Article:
7, Feb 2023
Common Orthopedic Problems That Need Pet Surgery

One of the most common surgeries veterinarians performs is fixing broken bones in pets like dogs and cats. Regarding musculoskeletal problems, veterinarians are just as likely to turn to orthopedic surgery as human physicians. Injuries to the joints, such as torn ligaments, or degenerative disorders, such as hip dysplasia, can be treated well with orthopedic surgery.

Typical Orthopedic Issues that Require Pet Surgery

It’s understandable if you’re on the fence about whether or not your pet needs veterinary orthopedic surgery. Here are the top three canine orthopedic issues that may require surgical intervention:

Hip Dysplasia

Your pet may be at risk for developing hip dysplasia due to a hereditary predisposition. Daily anti-inflammatory medicine is the standard treatment, but if your pet develops arthritis in the joint, titanium replacements may be necessary. 

Hip replacement surgery is lengthy and expensive, but it can improve your pet’s quality of life. There are several telltale symptoms that your pet may be suffering from hip dysplasia, including:

  • The trouble with high-impact activities like leaping, sprinting, or stair climbing
  • Ealking with a sway
  • Unusually large gap between your pet’s legs
  • Limited ability to move and limber up
  • Lack of strength or stamina in the rear

Imagine if painkillers and other medications no longer help your pet. Should that happen, a referral to an orthopedic surgeon for a joint replacement may be in order.

Patellar Dislocation

The kneecap can also be referred to as the patella. When an animal’s patella isn’t functioning properly, it might dislodge from the groove that keeps it in place. This is usually the result of a too-shallow groove.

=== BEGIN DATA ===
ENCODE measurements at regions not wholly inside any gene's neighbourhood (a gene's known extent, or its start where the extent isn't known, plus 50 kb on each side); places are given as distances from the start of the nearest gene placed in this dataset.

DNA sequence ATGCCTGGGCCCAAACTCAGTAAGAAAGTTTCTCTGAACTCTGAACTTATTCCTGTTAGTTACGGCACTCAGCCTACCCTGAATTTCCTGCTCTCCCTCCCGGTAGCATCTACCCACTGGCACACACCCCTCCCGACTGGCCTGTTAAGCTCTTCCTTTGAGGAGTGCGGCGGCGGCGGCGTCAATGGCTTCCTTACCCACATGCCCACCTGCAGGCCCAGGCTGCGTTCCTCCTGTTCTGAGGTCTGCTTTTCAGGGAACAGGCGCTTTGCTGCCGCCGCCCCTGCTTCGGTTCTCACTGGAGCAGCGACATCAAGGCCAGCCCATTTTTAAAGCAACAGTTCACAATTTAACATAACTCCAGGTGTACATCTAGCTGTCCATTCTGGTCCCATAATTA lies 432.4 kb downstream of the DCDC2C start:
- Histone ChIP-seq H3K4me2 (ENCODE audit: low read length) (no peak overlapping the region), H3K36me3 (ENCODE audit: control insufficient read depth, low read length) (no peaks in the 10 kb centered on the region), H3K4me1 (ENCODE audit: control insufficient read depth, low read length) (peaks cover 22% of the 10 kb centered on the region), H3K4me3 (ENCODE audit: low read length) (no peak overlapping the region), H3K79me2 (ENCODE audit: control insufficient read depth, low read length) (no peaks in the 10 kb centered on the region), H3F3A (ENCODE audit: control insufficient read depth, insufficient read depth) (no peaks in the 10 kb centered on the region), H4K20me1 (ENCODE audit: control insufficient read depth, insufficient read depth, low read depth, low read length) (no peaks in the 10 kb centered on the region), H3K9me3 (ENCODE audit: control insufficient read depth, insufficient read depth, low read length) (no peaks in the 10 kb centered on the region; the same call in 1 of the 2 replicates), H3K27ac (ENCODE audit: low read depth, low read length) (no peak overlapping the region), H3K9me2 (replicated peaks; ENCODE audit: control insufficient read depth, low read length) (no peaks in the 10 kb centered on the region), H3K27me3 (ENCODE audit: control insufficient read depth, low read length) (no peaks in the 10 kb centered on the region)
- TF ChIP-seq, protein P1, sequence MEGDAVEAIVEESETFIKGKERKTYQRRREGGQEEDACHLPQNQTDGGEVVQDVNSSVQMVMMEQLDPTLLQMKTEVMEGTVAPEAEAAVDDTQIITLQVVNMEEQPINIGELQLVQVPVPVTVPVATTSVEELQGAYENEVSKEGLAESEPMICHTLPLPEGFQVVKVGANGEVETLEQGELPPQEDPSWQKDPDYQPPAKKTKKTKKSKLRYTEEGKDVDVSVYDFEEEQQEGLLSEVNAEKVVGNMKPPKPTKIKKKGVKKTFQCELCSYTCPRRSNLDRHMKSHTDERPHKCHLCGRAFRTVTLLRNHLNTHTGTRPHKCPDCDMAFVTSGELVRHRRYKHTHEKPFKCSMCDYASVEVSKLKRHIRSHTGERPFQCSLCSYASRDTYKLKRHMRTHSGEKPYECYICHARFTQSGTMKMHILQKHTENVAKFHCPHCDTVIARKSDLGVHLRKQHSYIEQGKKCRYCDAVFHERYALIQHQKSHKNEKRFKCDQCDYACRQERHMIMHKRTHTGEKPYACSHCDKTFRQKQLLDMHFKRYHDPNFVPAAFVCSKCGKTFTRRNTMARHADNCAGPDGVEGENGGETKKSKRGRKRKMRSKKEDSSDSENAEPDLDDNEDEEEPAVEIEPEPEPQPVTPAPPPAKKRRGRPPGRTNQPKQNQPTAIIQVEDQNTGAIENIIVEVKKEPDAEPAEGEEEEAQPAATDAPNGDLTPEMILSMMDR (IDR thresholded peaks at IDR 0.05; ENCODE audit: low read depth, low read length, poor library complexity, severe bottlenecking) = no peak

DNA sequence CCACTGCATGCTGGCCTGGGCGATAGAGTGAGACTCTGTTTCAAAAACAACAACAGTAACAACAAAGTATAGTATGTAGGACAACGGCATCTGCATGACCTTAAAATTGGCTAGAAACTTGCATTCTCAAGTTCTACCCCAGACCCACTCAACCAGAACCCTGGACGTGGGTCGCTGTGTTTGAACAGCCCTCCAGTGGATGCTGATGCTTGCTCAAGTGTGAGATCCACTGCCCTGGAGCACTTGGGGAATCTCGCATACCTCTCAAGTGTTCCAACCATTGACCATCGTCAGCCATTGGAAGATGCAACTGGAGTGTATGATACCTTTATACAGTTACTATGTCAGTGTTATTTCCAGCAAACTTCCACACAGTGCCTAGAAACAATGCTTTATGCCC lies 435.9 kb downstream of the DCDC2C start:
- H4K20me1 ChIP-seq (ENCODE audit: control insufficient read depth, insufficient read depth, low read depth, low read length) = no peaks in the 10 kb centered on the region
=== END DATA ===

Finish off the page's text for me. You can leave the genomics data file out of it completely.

The most common canine knee abnormalities are patellar luxation or dislocation of the kneecap, which is especially common in small and toy dog breeds. Most cases of patellar luxation can only be fixed by surgery. To learn more about pet care, just click on the link.

There are a few telltale indications that your pet may be suffering from a dislocated knee:

  • Obvious pain
  • Biting or licking the knee
  • Limping
  • Reluctance to walk 
  • Inability to put any pressure on the leg

Tearing of the Cruciate Ligament

A tear in the anterior cruciate ligament, or ACL, is a common knee injury. ACL tears, unlike sprains, do not heal with time or treatment.

A cruciate ligament rupture in an animal, like a torn one in a human, requires surgical repair to prevent the development of severe and debilitating arthritis. Your veterinarian can help you choose which of the several cruciate ligament surgery options is best for your pet.

Any of the following might indicate that your pet has a torn cruciate ligament:

  • Abnormal posture while seated
  • Involuntary stumbling might occur at any time throughout a task.
  • Back-leg stiffness, both sides
  • Knee joint thickening and edema
  • Clicking
  • Licking or biting the knee joints

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To End

Suppose you and your physician determine that your pet’s suffering is caused by injury to their musculoskeletal system. In that case, it is crucial to consider orthopedic surgery. Imagine seeing your pet hobbling or in obvious pain when on the go. 

This might be an indication of some bone tissue. It is in your pet’s best interest to get a proper diagnosis to receive treatment to end their suffering and improve their quality of life.